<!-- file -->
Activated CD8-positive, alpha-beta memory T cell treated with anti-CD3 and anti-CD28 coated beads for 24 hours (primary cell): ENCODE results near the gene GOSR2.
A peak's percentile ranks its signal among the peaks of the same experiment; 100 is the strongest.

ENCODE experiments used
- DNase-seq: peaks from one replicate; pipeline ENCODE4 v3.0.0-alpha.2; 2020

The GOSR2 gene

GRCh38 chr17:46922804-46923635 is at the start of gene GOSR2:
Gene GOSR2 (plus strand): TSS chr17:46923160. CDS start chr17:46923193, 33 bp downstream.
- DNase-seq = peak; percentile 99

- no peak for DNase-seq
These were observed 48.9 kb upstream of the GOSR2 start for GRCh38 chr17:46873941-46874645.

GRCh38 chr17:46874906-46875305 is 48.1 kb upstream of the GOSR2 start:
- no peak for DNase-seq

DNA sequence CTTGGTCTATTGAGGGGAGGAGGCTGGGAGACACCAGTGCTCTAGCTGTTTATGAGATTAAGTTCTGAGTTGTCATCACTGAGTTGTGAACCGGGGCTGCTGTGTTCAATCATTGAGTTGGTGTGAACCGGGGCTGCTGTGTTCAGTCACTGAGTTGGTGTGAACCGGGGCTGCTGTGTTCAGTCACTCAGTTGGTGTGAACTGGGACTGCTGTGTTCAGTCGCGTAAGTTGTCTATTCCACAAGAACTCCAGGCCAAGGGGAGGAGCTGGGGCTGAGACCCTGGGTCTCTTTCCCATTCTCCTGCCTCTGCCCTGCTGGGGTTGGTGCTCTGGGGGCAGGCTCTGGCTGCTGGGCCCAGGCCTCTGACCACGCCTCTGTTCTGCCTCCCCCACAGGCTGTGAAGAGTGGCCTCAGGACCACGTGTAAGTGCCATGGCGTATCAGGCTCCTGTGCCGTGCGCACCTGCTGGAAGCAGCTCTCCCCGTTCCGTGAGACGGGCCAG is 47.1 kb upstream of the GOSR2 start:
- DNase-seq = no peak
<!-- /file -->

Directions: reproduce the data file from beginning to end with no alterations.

Activated CD8-positive, alpha-beta memory T cell treated with anti-CD3 and anti-CD28 coated beads for 24 hours (primary cell): ENCODE results near the gene GOSR2.
A peak's percentile ranks its signal among the peaks of the same experiment; 100 is the strongest.

ENCODE experiments used
- DNase-seq: peaks from one replicate; pipeline ENCODE4 v3.0.0-alpha.2; 2020

The GOSR2 gene

GRCh38 chr17:46922804-46923635 is at the start of gene GOSR2:
Gene GOSR2 (plus strand): TSS chr17:46923160. CDS start chr17:46923193, 33 bp downstream.
- DNase-seq = peak; percentile 99

- no peak for DNase-seq
These were observed 48.9 kb upstream of the GOSR2 start for GRCh38 chr17:46873941-46874645.

GRCh38 chr17:46874906-46875305 is 48.1 kb upstream of the GOSR2 start:
- no peak for DNase-seq

DNA sequence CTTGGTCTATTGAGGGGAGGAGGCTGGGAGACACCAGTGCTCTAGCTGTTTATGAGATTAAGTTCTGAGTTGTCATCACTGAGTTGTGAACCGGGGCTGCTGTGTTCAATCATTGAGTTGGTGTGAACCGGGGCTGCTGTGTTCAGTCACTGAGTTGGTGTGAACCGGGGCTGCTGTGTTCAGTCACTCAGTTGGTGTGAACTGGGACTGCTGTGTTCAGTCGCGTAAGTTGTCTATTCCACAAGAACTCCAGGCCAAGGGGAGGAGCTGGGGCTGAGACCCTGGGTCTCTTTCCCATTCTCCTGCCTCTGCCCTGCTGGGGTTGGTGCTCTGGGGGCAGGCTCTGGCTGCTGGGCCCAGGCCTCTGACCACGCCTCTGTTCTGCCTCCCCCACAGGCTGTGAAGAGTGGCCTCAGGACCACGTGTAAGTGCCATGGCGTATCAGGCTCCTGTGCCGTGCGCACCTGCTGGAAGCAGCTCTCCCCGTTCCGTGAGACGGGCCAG is 47.1 kb upstream of the GOSR2 start:
- DNase-seq = no peak